Casey's Driving: The longest drive measured at the U.S. Open, a 373-yarder at the Olympic Club's 437-yard par-4 6th hole, was by Casey Martin (below). He ended the Open with a 291.3-yard average, second only to John Daly's 295.6, and by finishing 23rd made $34,043, more than half his Nike tour earnings for the year.
Double the Bet: Jack Nicklaus won a $15 bet with Arnold Palmer during a practice round for the 1962 Open. In practice last week Martin's birdie at the 18th hole beat Tiger Woods out of $30. "And he will pay it," Martin said.
Royal Flush: Inspired, perhaps, by the million-dollar bathrooms unveiled at this year's Masters, the USGA rolled out its own posh privies at the Open. Air-conditioned rest rooms for guests in the $135,000-per-tent Olympic Village featured brass washbasins, gilt-framed Renoir prints, electric shoe-polishers, complimentary body lotion and Rainforest Mint mouthwash.
Open Scopin': Souvenirs ranged from $2 ball markers to $275 portraits of the course, but the hottest items in the merchandise tent were the $12 Beanie Baby-style teddy bears stamped with the Open logo. All 1,000 were gone three days before play began. The best-connected salesman in the tent was Phil Mickelson Sr., 62, the golfer's dad. He was selling deluxe $59 periscopes called Sportscopes. "One guy told me he'd use his to watch his neighbor walk around without her clothes on," said Phil p�re.
Rotary Club: Private jets are pass�. Nick Price has joined Greg Norman, Arnold Palmer and others who helicopter to and from their golf outings. Price recently bought a Bell 407 chopper from Bell Textron Inc.
Foul-Weather Friendly's: While the world watched the men in San Francisco, the LPGA staged a wet Friendly's Classic in Agawam, Mass., where Amy Fruhwirth scored a two-shot win over Charlotta Sorenstam and Kim Saiki. Sorenstam revealed that a sponsor's exemption to the 1996 Friendly's had saved her life. She was ticketed on TWA Flight 800, which crashed off Long Island, killing all 230 aboard, until a last-minute invitation from the Friendly's changed her plans.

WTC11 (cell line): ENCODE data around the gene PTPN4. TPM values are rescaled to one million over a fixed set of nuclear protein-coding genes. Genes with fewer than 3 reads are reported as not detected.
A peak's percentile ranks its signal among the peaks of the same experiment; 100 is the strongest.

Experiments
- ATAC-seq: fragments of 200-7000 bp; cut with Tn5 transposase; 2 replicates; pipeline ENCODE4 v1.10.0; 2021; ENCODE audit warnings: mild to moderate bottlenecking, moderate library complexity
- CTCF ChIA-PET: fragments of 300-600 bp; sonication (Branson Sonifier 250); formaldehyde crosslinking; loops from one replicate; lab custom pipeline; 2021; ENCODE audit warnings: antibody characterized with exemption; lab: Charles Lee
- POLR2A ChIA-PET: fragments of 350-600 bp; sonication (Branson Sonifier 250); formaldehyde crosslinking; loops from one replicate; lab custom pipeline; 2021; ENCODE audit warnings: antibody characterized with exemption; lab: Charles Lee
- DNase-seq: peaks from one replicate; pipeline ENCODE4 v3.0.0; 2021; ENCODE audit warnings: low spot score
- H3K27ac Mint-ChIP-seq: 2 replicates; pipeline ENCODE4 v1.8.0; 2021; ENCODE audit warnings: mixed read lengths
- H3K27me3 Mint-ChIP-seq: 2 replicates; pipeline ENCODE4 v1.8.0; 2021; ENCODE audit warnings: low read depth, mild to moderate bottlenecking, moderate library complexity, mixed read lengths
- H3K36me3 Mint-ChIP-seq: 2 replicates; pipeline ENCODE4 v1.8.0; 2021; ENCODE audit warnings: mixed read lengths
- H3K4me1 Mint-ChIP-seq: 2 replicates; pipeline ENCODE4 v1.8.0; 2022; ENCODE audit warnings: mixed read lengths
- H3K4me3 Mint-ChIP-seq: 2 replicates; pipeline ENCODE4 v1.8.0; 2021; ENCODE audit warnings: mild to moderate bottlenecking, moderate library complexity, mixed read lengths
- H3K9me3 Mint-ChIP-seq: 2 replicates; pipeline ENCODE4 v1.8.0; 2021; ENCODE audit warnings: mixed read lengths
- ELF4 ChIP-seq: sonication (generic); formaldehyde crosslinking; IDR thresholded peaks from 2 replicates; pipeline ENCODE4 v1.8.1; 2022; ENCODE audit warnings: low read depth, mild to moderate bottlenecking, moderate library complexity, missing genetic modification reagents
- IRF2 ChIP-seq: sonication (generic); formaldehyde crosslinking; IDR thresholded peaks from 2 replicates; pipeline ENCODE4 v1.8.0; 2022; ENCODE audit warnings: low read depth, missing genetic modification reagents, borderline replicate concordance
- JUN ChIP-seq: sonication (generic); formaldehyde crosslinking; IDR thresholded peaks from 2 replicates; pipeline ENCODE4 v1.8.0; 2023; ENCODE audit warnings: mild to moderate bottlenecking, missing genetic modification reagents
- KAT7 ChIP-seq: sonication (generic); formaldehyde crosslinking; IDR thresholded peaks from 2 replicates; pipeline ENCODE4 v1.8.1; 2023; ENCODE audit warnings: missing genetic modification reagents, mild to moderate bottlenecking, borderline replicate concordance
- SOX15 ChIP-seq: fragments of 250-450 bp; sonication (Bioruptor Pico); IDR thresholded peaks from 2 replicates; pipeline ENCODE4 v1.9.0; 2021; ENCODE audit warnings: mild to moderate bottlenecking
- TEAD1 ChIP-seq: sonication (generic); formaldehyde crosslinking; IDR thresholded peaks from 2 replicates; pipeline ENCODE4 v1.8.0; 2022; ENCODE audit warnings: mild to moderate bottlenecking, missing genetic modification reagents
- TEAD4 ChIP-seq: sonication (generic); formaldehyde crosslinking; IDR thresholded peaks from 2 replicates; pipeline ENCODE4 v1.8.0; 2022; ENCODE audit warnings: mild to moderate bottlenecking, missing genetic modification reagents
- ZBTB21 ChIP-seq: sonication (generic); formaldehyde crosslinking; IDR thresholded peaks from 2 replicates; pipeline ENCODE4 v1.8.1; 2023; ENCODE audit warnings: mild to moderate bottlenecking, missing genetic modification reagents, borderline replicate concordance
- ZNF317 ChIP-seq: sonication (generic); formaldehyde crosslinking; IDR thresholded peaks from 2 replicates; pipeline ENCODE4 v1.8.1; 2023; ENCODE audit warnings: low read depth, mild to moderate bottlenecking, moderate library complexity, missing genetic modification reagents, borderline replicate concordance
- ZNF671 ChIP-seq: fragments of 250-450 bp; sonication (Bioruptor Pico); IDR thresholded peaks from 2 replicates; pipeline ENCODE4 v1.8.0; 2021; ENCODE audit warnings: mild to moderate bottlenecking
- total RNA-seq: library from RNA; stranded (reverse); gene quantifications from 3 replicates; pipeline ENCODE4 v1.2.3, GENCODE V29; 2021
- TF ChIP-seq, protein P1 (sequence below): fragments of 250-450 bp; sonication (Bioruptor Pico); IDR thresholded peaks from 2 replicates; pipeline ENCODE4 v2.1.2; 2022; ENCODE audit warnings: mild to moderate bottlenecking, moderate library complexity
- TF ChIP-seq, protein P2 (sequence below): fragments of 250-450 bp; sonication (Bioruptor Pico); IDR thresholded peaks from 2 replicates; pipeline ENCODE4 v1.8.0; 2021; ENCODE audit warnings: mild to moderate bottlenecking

Bowing Out: Missie Berteotti and Jill Briles-Hinton are so close that Briles-Hinton's two-year-old son, Robert, is nicknamed Bert in tribute to Berteotti. Still, Briles-Hinton eliminated her pal on the seventh playoff hole in qualifying for the U.S. Women's Open last week at Blue Hill Country Club in Canton, Mass. "The Open will be my last tournament," said Briles-Hinton, who is leaving the LPGA tour to coach the women's team at Florida. The job will give her more time with Bert, who suffers from epilepsy (GOLF PLUS, June 22).
Laughing Grass: Descriptions of the rough at Olympic sounded like a casting call for Snow White and the Seven Dwarfs. Tom Watson called it "clingy," Tiger Woods "clumpy," club superintendent John Fleming "snarly" and Johnny Miller "tangly." The stuff made everybody grumpy. "I don't think it's proper," said Tim Moraghan of the USGA, "when it begins to make fun of the best players in the universe."